Climate change is one of the greatest threats facing coral reefs around the world today.
Some 5,000 feet beneath the surface of the sea lies a world of weird and wonderful species.
Four-fifths of the coral around the island has been destroyed.
Coral reefs around the world are facing a number of threats which are devastating coral populations.
A new study indicates that coral is fighting for its own survival in the face of climate change.
Coral reefs around the world are coming under increasing environmental pressures.
But today's threats are far more intense than those of the past.
Rising water temperatures are killing corals—but researchers think we can stop the die-off.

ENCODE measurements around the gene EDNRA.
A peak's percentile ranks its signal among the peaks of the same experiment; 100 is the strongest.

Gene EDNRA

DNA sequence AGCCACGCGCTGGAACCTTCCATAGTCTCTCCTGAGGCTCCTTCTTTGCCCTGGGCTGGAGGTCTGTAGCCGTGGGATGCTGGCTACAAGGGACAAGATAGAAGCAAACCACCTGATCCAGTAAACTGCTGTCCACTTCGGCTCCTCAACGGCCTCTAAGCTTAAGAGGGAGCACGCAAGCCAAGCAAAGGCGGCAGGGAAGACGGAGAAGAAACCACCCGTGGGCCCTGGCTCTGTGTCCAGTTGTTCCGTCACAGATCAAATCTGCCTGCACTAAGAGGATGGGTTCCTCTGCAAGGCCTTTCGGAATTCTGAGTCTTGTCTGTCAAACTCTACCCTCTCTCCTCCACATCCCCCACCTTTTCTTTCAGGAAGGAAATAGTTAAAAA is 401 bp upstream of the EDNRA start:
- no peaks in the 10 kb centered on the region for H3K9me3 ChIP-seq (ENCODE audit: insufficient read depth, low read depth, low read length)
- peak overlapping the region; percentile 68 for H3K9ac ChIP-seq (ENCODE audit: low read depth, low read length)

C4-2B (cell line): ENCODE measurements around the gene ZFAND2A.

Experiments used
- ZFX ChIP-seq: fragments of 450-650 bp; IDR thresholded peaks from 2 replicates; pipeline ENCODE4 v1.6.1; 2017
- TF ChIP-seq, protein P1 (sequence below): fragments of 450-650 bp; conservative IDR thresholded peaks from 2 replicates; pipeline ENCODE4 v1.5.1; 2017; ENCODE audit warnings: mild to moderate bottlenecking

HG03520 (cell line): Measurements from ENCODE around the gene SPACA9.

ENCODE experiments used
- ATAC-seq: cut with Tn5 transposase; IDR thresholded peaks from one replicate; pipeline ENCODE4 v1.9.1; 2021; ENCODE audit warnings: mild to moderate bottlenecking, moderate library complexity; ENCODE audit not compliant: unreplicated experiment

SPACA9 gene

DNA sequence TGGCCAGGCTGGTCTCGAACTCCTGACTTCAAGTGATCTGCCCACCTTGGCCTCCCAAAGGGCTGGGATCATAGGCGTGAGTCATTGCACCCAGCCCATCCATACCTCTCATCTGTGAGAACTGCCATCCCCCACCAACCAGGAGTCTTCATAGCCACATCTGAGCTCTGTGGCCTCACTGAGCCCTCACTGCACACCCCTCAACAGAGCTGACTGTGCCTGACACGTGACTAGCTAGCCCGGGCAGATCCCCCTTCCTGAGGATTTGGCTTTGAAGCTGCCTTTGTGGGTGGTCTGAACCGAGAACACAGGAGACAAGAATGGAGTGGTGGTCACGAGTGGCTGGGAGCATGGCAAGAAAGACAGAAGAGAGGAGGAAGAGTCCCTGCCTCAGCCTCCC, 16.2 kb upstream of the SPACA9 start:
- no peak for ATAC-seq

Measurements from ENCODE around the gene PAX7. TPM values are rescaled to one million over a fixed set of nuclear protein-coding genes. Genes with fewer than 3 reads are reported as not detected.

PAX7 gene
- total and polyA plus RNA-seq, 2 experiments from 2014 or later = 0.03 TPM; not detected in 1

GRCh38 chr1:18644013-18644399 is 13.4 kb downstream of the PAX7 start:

The world's oceans have absorbed around one-third of human-emitted carbon dioxide.
This dynamic duo is another deadly threat to coral reefs. But people can do something about it.
The hungry critters are eating away at the reef and there's no good way to get rid of them.
"There's just no time for these systems to recover."
Dozens of species in the reserve cannot be found anywhere else in the world.
New research shows corals can re-emit sunlight as a red-orange glow.
Two thirds of the coral reef—designated a world heritage site—have been damaged, according to aerial surveys.
Coral bleaching is decimating the globe's sea life, but some experts believe tapping the latest technology could reverse the trend.
Researchers found that oil altered microbial communities living in these artificial reefs deep beneath the sea.
The coral were produced from sperm and egg harvested in the wild.
Watch out, crown-of-thorns starfish.
The discovery of damaged coral far from the spill's epicenter signals widespread damage.